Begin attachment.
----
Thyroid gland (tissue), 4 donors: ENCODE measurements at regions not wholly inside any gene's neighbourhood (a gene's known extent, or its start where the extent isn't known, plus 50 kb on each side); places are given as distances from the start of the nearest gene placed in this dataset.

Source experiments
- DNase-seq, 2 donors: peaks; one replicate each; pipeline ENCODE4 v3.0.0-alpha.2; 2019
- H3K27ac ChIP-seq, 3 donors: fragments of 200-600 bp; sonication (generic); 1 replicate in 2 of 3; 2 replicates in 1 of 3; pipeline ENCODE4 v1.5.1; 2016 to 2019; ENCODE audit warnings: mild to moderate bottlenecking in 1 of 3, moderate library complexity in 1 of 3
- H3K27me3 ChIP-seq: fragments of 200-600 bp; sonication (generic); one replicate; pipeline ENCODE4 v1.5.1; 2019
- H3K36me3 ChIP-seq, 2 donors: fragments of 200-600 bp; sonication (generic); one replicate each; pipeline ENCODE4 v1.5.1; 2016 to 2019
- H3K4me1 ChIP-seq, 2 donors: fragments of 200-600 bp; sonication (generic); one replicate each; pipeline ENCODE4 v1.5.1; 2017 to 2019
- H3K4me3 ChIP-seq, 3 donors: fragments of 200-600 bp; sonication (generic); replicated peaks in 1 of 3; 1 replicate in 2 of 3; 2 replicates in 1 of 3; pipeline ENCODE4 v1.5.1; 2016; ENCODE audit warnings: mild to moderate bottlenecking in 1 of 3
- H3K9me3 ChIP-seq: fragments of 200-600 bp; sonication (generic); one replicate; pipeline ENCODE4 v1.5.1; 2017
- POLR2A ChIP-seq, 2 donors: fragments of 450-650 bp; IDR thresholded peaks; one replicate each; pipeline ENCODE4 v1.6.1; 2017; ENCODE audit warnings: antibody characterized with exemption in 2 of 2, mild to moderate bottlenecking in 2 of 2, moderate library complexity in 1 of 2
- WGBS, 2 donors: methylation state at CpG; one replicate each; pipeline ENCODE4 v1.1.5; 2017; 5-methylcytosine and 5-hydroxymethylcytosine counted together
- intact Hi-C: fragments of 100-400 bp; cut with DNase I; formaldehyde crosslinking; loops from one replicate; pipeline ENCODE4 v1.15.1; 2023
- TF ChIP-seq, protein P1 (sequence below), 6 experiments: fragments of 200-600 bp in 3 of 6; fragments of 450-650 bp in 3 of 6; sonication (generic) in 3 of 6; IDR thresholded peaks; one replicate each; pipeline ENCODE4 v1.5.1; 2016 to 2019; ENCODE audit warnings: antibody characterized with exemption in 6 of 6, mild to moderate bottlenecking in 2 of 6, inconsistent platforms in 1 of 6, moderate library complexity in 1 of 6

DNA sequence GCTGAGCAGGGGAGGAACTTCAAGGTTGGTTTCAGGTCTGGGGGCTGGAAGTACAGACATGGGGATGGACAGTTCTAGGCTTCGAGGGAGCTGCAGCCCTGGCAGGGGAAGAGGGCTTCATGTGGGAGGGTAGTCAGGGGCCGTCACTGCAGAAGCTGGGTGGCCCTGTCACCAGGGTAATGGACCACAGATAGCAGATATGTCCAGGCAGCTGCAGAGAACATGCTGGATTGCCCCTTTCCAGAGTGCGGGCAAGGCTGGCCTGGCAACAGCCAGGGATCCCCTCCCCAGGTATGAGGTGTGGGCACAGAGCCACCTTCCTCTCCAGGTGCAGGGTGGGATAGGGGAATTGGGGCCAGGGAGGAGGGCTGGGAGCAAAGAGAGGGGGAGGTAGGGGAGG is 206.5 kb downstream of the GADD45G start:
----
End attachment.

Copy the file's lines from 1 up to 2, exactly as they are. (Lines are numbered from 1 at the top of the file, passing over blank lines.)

Thyroid gland (tissue), 4 donors: ENCODE measurements at regions not wholly inside any gene's neighbourhood (a gene's known extent, or its start where the extent isn't known, plus 50 kb on each side); places are given as distances from the start of the nearest gene placed in this dataset.

Source experiments